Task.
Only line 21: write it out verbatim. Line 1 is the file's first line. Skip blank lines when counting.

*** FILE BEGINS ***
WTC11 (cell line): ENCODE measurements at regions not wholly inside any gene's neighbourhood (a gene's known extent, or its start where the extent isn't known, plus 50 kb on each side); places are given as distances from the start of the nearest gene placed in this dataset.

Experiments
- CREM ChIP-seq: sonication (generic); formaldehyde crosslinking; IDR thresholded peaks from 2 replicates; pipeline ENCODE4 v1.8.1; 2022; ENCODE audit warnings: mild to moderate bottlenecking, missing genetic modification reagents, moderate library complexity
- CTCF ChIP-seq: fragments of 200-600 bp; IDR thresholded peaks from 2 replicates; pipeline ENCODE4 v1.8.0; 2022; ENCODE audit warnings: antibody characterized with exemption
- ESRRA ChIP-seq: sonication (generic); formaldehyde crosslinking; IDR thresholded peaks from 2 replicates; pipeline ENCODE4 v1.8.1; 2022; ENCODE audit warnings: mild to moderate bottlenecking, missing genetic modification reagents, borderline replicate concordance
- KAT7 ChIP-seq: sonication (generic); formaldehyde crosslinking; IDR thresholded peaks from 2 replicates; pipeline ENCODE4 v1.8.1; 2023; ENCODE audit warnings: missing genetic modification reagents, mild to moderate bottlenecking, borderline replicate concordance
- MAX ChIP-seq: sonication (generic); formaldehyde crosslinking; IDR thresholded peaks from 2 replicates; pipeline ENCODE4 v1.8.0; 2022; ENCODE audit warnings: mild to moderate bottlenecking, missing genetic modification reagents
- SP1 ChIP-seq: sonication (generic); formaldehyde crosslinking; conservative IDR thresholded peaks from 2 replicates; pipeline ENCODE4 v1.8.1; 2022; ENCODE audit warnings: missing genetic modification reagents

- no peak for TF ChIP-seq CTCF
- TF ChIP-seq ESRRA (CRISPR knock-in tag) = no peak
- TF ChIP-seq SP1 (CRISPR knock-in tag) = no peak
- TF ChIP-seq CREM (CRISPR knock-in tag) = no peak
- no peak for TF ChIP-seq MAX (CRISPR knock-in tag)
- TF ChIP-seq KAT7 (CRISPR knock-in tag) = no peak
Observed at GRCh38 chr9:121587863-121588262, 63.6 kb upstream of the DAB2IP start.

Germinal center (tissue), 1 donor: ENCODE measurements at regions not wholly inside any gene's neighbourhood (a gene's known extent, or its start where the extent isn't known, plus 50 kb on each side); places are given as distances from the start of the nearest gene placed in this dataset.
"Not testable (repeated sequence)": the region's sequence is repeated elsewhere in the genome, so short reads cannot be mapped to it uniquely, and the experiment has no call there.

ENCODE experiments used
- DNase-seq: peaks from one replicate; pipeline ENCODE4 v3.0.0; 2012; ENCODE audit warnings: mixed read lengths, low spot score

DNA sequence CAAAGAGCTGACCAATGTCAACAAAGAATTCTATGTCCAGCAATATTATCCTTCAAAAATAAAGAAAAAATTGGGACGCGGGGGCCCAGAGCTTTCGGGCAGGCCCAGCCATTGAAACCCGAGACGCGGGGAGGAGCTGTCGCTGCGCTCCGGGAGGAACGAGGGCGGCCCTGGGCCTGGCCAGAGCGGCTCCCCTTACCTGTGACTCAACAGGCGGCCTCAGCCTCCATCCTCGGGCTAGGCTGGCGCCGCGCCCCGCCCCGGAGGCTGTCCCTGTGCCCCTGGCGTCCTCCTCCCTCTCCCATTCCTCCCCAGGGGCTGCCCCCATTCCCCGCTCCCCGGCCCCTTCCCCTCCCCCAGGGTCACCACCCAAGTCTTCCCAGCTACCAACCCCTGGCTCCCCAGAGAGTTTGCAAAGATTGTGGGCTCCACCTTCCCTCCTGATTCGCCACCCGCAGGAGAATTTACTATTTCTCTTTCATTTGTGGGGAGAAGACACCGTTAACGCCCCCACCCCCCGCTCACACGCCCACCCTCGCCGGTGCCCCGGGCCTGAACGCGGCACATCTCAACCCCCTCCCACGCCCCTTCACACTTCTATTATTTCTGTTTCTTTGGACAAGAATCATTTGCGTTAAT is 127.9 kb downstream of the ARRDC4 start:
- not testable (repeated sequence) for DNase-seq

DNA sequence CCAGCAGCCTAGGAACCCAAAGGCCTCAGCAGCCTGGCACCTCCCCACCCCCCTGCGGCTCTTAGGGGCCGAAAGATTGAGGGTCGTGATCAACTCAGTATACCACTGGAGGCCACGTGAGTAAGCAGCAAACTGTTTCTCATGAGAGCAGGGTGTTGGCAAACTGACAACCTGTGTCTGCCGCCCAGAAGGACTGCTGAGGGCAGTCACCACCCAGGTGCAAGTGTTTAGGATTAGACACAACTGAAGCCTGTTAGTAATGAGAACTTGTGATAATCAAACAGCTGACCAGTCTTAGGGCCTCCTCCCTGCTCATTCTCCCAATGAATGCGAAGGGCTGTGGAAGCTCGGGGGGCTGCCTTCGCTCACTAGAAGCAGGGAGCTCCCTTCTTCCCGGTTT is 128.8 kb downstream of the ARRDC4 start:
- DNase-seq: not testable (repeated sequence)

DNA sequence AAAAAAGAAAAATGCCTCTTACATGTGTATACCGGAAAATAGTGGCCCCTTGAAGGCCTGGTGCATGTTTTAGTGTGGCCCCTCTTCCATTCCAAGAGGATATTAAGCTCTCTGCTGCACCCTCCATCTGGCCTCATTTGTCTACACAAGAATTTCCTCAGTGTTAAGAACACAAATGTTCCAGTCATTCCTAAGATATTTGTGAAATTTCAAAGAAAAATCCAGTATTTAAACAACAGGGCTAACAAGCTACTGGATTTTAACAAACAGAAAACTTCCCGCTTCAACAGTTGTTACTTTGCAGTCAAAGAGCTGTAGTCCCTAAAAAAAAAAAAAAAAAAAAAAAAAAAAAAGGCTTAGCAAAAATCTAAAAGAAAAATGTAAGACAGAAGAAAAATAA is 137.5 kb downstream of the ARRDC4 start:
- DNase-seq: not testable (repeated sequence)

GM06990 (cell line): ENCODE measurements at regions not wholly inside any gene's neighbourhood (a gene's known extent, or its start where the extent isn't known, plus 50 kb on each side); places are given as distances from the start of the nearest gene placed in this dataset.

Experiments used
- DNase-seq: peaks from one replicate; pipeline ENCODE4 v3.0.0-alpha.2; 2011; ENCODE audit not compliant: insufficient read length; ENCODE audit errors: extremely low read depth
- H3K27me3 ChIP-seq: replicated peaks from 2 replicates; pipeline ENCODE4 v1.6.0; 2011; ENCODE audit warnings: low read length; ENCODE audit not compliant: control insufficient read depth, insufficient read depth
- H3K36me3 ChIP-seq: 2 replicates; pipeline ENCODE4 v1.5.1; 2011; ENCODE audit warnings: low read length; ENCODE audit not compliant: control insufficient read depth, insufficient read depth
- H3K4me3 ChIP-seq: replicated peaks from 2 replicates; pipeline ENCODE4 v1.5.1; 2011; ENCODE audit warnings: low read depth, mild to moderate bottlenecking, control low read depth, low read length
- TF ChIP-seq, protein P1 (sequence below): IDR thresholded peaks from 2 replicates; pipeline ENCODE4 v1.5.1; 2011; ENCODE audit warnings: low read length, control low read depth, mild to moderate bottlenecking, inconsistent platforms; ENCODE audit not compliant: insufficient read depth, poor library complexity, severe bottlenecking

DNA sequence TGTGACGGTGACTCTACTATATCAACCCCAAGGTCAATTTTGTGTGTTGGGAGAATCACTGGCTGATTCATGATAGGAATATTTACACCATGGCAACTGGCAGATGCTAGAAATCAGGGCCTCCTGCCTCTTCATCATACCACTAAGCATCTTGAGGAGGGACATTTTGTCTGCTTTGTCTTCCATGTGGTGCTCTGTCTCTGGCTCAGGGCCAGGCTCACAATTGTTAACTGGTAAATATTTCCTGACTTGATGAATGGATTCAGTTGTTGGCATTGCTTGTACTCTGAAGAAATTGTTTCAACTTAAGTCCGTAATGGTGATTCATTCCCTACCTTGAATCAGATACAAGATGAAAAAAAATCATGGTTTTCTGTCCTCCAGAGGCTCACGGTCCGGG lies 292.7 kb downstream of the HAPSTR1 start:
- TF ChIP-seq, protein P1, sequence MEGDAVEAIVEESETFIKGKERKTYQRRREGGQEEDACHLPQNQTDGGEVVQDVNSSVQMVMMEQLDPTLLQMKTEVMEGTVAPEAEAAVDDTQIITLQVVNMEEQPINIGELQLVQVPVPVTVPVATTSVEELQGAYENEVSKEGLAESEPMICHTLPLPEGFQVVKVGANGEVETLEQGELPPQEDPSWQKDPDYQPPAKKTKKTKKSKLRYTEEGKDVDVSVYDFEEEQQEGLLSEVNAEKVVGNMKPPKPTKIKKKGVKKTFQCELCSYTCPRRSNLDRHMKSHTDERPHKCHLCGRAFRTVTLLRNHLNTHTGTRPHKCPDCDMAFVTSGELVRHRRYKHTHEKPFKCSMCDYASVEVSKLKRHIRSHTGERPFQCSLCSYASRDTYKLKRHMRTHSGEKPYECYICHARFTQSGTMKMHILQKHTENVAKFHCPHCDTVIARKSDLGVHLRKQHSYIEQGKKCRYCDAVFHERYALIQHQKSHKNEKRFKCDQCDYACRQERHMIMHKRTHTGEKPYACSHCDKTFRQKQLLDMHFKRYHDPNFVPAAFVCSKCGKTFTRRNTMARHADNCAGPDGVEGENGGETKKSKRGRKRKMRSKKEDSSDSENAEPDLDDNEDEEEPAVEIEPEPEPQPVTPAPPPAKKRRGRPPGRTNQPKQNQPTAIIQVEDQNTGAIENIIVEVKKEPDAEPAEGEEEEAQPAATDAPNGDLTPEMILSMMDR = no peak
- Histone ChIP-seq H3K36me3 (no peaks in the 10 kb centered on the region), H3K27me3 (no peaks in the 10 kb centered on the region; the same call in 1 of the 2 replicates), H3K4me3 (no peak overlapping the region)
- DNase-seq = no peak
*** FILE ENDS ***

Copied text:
- not testable (repeated sequence) for DNase-seq